1. Micropayments and digital currencies will ignite an explosion of disruptive innovation.

By Walter Isaacson in LinkedIn

2. Latin America is taking the lead with progressive food policies — and putting public health above the interests of the food industry.

By Andy Bellatti in Civil Eats

3. To preserve biodiversity and lift up communities facing hunger in sub-Saharan Africa, indigenous plants might provide a solution.

By Amy Maxmen in Newsweek

4. Teacher preparation programs seek change with a pinpoint innovation approach. It’s time for a broad scale transformation of teaching.

By Kaylan Connally in EdCentral

5. Making clean plastics from biofuel waste could free up valuable farmland for food crops.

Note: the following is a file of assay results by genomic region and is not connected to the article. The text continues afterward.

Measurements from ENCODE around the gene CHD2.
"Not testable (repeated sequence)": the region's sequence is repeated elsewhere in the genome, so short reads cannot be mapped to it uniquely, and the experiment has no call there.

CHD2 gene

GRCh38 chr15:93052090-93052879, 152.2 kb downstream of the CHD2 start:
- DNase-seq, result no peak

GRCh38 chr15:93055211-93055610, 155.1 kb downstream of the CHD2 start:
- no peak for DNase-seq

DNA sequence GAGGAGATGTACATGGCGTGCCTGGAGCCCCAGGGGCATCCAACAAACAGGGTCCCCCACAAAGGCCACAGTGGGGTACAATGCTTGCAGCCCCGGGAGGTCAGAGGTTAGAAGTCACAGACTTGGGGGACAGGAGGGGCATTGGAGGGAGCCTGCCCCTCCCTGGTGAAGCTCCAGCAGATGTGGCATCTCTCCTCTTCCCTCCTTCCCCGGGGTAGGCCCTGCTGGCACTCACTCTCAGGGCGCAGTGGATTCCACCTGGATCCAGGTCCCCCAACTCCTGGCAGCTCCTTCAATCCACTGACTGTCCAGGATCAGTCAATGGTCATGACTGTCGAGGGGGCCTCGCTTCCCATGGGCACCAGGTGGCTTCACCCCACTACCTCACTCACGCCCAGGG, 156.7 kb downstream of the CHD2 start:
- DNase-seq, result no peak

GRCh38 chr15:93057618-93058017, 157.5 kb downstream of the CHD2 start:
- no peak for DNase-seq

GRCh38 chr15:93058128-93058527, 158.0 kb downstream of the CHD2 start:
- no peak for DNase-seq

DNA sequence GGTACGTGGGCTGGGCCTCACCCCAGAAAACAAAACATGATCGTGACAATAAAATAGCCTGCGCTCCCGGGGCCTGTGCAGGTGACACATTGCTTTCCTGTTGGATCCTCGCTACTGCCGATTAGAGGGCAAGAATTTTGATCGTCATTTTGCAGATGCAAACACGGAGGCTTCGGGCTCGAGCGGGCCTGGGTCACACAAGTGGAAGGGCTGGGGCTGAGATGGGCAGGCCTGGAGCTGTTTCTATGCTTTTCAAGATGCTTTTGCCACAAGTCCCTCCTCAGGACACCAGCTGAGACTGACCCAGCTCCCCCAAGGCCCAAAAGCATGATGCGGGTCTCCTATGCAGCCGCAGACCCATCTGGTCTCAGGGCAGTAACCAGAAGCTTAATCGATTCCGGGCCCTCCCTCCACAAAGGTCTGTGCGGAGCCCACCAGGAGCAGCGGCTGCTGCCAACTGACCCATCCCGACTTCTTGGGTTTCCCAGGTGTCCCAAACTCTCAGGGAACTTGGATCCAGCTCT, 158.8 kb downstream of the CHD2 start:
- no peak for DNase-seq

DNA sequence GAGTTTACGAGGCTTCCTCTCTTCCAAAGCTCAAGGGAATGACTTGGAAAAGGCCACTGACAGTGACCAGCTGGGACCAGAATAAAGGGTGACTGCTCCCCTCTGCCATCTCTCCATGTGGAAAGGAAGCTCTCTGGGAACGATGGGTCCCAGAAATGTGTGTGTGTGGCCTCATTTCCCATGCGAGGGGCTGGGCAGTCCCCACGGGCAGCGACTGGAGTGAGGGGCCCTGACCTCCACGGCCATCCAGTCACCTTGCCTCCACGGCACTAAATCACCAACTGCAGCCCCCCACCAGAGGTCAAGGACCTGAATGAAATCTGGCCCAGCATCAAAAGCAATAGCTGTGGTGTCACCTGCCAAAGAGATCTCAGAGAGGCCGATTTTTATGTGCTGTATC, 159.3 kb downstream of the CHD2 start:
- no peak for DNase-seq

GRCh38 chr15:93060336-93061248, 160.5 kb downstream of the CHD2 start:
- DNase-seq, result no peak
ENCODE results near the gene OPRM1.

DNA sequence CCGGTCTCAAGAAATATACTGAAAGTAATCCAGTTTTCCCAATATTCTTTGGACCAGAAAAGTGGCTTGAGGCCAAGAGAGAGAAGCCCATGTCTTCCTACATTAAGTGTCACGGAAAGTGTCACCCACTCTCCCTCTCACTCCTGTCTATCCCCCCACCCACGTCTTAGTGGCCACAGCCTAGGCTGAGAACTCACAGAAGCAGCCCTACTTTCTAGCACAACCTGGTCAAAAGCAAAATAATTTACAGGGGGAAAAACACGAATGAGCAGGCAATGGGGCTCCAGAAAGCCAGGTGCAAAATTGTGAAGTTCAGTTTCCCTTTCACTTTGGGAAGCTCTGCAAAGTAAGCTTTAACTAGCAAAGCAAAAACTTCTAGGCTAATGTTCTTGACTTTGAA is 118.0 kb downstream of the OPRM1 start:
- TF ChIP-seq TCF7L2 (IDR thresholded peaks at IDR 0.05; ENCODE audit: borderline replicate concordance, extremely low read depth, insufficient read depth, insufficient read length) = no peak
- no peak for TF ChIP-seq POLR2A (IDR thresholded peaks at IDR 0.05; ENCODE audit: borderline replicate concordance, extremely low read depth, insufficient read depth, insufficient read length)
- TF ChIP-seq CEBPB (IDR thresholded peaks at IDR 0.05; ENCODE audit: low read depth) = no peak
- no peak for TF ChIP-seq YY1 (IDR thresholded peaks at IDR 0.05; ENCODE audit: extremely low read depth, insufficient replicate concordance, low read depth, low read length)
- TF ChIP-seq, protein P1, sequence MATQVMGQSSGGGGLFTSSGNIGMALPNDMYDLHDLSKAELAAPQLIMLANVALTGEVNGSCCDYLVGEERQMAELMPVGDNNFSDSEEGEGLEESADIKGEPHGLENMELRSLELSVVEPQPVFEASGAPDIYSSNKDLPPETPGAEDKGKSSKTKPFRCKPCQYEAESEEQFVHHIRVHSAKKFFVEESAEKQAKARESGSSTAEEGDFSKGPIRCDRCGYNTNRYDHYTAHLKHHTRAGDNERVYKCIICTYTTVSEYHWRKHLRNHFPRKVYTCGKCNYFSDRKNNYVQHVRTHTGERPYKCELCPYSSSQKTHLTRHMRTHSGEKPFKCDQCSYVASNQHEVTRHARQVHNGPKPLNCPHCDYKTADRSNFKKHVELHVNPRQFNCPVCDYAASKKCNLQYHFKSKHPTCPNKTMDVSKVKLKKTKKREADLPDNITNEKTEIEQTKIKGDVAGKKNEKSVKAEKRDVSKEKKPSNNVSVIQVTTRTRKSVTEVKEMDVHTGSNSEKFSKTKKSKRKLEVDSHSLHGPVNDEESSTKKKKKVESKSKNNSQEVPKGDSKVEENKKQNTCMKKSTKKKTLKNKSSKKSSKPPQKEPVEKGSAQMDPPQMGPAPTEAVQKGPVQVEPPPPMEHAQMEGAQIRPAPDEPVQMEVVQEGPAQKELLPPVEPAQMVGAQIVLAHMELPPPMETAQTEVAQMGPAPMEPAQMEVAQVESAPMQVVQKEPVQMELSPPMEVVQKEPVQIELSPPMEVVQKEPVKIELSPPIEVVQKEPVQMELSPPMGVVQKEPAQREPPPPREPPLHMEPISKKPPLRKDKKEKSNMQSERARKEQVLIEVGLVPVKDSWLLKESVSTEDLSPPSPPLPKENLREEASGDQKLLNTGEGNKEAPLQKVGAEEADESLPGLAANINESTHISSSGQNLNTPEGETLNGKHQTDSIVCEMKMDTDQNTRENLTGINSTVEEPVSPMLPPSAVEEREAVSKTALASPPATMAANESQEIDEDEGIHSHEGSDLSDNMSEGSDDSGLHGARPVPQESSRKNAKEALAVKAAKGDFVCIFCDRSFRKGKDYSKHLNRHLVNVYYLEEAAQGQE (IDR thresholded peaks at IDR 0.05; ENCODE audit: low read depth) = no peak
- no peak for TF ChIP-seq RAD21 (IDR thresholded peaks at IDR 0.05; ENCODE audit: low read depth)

By Matt Safford in Smithsonian

The Aspen Institute is an educational and policy studies organization based in Washington, D.C.

TIME Ideas hosts the world's leading voices, providing commentary and expertise on the most compelling events in news, society, and culture. We welcome outside contributions. To submit a piece, email ideas@time.com.

TIME portfolio

Documenting Immigration From Both Sides of the Border

For the past eight years, Kirsten Luce has been documenting immigration issues between the U.S. and Mexico

On Nov. 20, 2014, U.S. President Barack Obama announced a series of executive actions to reform immigration laws in the United States. These new actions will protect up to five million illegal immigrants from deportation, expand border security, and create new programs to promote citizenship and legal immigration.


Photographer Kirsten Luce has been documenting both sides of the U.S.–Mexico border since 2006, when she became a staff photographer at The Monitor in the border town of McAllen, Texas. After moving to New York City in 2008, Luce had a shift in perspective and started to look at immigration issues from a national point of view, she says.